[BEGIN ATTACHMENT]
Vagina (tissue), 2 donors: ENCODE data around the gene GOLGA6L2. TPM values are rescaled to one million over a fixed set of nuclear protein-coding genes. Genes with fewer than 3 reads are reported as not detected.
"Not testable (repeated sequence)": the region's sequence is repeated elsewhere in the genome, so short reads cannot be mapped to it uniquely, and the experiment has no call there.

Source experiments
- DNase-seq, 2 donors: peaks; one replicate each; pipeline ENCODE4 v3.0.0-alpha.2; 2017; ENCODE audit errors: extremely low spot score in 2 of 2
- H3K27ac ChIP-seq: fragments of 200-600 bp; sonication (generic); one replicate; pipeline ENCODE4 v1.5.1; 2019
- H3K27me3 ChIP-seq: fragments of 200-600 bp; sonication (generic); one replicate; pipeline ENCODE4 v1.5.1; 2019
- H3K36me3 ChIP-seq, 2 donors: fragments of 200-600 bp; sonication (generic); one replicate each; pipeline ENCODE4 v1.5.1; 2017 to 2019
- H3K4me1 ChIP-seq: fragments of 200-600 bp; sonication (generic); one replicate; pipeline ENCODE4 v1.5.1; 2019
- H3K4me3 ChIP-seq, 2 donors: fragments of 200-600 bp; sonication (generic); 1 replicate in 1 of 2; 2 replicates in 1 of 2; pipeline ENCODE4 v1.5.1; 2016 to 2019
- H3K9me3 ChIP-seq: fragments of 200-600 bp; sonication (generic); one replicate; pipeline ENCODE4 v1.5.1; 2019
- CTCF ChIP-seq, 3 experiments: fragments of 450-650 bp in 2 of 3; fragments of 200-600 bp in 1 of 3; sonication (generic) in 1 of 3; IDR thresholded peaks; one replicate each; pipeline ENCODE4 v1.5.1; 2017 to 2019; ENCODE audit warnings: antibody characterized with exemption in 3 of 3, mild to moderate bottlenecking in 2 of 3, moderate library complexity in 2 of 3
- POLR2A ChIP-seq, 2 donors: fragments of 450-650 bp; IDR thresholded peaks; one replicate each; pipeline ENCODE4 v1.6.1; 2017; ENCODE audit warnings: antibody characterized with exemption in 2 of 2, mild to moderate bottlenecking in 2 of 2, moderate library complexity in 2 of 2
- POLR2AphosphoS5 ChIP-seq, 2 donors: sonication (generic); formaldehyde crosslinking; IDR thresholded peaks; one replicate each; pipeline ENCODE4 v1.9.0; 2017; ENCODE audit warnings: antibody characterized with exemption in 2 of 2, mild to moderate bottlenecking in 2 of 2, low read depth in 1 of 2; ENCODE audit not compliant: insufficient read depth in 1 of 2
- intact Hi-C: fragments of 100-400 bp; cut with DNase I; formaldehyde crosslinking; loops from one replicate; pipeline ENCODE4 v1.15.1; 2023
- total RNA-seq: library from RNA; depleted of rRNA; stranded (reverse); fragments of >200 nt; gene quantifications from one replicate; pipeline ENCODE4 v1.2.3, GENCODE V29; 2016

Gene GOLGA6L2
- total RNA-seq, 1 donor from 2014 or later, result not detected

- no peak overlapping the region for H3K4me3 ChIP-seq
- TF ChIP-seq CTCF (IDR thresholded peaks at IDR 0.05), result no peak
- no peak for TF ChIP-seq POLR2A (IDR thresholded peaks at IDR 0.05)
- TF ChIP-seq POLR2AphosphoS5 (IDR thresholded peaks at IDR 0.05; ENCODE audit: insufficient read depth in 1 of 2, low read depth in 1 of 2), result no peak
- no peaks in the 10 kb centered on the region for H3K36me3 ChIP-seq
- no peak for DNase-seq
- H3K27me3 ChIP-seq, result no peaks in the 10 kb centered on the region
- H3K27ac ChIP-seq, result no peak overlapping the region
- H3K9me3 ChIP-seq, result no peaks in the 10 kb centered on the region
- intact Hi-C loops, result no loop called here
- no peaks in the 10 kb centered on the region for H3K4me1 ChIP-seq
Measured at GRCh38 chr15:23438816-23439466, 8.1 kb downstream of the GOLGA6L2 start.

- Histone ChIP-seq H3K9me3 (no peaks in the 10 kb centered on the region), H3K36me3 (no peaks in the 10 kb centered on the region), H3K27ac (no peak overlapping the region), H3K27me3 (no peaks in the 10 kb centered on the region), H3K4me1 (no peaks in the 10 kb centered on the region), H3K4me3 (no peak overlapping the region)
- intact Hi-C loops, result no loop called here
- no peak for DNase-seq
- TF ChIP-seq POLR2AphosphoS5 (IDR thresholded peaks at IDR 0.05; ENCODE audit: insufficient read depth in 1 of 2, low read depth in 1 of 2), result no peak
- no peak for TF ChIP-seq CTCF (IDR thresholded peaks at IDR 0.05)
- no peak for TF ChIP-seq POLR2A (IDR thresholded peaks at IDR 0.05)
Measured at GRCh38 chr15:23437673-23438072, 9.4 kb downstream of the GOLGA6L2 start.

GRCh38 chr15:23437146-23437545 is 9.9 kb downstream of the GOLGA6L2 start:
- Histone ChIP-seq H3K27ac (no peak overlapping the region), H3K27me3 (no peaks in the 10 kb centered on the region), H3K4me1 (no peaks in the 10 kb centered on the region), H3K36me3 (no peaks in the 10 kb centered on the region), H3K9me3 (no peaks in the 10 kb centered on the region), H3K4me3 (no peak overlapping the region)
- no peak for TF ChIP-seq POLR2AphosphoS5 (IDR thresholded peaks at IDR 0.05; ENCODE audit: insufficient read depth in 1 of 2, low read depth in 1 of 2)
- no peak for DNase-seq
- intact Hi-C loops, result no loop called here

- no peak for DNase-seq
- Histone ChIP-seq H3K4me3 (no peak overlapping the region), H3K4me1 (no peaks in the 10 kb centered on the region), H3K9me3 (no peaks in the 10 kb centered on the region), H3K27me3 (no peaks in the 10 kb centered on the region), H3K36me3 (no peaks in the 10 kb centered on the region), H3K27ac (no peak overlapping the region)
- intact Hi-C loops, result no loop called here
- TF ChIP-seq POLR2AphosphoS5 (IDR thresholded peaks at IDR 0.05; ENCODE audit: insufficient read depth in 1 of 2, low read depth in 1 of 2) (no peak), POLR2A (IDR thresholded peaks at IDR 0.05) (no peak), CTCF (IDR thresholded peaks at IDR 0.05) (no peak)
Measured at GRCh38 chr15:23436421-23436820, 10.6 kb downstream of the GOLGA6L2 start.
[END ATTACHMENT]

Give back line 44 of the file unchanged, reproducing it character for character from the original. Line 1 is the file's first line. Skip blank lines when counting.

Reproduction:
- intact Hi-C loops, result no loop called here